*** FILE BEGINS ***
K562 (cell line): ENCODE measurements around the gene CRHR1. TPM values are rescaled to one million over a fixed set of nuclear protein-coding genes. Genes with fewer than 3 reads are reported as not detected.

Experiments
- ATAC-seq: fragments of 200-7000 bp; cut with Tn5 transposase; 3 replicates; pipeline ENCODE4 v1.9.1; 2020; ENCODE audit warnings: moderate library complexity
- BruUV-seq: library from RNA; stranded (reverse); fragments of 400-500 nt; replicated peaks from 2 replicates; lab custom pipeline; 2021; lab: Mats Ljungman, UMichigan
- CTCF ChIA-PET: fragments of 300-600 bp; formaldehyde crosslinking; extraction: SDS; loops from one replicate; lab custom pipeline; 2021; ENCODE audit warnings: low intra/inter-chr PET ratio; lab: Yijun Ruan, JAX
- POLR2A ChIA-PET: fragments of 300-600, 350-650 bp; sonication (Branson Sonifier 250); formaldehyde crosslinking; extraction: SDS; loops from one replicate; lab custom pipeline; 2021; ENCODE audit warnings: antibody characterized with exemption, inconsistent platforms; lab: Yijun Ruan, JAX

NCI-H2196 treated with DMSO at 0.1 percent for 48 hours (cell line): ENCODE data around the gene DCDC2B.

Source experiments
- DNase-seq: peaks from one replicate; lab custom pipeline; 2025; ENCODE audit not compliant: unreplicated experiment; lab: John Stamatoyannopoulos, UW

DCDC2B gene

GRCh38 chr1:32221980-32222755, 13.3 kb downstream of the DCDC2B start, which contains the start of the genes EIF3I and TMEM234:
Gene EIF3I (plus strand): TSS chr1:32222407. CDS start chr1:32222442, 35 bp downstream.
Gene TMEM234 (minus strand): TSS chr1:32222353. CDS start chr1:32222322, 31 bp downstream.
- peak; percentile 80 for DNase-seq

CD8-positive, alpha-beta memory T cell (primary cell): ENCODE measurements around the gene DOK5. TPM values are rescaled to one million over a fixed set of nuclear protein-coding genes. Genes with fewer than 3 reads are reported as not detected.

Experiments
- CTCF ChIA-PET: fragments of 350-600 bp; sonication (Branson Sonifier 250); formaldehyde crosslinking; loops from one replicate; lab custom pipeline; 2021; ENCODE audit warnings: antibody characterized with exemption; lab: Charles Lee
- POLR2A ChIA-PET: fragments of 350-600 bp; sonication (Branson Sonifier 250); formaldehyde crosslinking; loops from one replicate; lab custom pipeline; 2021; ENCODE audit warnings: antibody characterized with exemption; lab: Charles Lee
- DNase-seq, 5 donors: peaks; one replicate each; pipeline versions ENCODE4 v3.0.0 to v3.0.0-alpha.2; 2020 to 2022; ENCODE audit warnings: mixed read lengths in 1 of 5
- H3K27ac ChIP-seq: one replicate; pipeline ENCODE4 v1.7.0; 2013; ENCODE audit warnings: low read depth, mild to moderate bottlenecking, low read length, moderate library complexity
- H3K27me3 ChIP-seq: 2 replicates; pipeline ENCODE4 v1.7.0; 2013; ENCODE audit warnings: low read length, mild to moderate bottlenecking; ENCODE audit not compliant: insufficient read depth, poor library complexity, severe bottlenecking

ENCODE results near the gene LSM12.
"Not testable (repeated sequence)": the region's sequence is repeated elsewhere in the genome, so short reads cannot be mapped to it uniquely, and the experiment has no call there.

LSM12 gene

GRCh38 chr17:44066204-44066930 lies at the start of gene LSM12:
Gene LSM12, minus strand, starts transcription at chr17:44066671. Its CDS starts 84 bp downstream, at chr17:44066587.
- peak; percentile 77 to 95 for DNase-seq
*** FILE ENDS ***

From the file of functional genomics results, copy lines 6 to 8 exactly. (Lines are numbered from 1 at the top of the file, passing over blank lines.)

- POLR2A ChIA-PET: fragments of 300-600, 350-650 bp; sonication (Branson Sonifier 250); formaldehyde crosslinking; extraction: SDS; loops from one replicate; lab custom pipeline; 2021; ENCODE audit warnings: antibody characterized with exemption, inconsistent platforms; lab: Yijun Ruan, JAX

NCI-H2196 treated with DMSO at 0.1 percent for 48 hours (cell line): ENCODE data around the gene DCDC2B.

Source experiments